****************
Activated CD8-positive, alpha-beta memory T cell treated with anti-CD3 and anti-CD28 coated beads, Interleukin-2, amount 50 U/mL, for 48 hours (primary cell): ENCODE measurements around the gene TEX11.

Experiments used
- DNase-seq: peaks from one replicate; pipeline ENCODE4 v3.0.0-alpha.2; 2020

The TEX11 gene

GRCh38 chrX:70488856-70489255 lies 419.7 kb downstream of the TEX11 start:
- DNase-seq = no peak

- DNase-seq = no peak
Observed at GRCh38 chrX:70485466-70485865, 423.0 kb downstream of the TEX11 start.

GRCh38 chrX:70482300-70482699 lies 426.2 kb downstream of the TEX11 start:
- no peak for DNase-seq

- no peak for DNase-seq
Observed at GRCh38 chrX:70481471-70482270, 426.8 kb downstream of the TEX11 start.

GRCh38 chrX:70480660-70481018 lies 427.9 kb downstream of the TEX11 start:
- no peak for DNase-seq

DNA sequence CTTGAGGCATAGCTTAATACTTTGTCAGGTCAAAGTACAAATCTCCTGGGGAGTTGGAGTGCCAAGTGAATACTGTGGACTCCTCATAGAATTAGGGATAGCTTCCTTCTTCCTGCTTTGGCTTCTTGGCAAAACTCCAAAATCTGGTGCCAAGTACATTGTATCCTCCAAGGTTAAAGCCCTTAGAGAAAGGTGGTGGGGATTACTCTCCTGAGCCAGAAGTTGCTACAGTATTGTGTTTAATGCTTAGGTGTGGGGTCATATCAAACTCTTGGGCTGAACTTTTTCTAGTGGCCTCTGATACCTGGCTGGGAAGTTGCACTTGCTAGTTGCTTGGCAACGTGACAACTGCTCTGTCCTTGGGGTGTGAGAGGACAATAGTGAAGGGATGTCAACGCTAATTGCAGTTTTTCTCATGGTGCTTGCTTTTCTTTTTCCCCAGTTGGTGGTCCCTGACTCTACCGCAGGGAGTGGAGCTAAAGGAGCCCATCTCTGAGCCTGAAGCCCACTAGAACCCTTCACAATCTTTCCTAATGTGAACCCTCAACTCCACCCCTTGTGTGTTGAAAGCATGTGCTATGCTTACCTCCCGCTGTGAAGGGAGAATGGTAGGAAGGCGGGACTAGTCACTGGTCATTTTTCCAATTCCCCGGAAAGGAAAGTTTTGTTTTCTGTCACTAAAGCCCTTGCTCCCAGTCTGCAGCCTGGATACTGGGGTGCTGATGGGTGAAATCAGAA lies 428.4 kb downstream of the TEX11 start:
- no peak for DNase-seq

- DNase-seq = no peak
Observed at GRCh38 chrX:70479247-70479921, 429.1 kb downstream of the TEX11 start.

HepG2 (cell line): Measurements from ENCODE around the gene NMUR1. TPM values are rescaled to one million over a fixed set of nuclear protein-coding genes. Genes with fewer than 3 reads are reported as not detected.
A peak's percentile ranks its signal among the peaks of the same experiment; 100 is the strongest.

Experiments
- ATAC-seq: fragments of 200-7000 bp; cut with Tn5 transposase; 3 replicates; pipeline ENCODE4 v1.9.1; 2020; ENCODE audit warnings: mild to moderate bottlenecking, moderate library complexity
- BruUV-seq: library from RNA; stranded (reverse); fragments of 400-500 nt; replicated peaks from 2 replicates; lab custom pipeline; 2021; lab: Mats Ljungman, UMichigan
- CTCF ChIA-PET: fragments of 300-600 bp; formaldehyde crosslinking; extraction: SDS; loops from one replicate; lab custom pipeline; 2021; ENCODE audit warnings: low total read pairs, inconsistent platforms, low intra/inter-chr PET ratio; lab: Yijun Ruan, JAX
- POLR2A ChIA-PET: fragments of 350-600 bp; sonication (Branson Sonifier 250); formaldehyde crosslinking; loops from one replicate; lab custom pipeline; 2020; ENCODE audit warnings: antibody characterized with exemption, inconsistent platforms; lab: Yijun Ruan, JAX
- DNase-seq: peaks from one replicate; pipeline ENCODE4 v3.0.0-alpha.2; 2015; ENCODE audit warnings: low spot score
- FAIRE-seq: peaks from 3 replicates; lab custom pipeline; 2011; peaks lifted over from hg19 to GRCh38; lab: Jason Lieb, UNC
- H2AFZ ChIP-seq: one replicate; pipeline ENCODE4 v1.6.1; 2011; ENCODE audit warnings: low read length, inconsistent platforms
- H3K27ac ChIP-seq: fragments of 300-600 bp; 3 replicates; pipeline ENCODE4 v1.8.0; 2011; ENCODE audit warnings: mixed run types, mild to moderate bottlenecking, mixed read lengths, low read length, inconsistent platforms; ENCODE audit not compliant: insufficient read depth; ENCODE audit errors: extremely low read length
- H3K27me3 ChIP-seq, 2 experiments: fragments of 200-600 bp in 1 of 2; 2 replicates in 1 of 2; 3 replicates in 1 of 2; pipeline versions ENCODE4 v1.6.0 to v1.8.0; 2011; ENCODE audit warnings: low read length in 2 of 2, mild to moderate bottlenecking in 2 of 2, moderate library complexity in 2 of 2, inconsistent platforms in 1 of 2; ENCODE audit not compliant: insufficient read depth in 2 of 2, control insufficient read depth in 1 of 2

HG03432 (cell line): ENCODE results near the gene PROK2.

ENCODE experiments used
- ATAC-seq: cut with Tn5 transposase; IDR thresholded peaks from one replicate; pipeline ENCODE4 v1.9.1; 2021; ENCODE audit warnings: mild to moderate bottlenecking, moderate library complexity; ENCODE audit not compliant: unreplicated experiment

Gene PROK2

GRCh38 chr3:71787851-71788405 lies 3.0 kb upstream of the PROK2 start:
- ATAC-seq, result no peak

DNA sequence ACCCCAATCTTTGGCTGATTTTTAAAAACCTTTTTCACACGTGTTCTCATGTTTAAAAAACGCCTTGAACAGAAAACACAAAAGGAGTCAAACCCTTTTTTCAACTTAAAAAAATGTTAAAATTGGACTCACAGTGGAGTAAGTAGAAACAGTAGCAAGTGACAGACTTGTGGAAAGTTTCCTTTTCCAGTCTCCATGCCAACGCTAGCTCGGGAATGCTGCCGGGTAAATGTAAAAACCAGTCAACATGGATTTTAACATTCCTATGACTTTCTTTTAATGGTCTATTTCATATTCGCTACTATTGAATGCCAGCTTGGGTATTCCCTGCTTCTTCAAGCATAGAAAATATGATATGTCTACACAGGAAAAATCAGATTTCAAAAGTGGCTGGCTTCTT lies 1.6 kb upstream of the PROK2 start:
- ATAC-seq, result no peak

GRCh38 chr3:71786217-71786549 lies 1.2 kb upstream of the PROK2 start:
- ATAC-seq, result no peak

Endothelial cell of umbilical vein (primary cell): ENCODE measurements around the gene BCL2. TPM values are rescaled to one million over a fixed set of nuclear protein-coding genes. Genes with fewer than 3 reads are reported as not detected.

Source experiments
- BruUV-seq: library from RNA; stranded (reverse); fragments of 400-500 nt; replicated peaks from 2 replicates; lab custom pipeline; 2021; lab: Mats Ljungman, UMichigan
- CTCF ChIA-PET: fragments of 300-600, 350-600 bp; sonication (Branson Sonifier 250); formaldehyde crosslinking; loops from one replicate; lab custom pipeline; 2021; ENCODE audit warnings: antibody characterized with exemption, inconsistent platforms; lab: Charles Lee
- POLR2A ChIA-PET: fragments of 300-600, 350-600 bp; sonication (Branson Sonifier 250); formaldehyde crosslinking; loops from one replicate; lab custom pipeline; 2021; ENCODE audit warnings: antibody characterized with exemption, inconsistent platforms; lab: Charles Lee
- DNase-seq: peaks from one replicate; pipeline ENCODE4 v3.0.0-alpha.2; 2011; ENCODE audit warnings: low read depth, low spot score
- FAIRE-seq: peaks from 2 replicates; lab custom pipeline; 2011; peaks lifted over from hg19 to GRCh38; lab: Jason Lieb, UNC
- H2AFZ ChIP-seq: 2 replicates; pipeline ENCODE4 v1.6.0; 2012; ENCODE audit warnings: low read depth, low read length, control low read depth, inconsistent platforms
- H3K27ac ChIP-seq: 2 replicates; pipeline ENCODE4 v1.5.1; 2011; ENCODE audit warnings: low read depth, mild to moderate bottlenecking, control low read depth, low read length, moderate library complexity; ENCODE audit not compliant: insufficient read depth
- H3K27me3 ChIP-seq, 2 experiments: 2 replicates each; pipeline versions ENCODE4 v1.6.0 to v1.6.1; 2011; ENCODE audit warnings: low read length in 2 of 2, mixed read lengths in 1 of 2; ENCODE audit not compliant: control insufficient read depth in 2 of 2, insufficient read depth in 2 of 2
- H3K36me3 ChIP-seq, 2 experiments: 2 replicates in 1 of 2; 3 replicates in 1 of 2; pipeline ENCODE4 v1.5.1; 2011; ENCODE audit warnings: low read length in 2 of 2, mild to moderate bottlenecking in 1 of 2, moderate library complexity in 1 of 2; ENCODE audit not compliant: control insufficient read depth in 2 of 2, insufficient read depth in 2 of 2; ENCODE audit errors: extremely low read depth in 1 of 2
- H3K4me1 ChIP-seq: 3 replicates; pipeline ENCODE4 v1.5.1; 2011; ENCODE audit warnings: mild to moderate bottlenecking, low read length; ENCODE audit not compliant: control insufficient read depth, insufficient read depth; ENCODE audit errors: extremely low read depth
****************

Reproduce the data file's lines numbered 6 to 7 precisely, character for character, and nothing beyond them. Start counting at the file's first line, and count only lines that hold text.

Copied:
- DNase-seq = no peak

- DNase-seq = no peak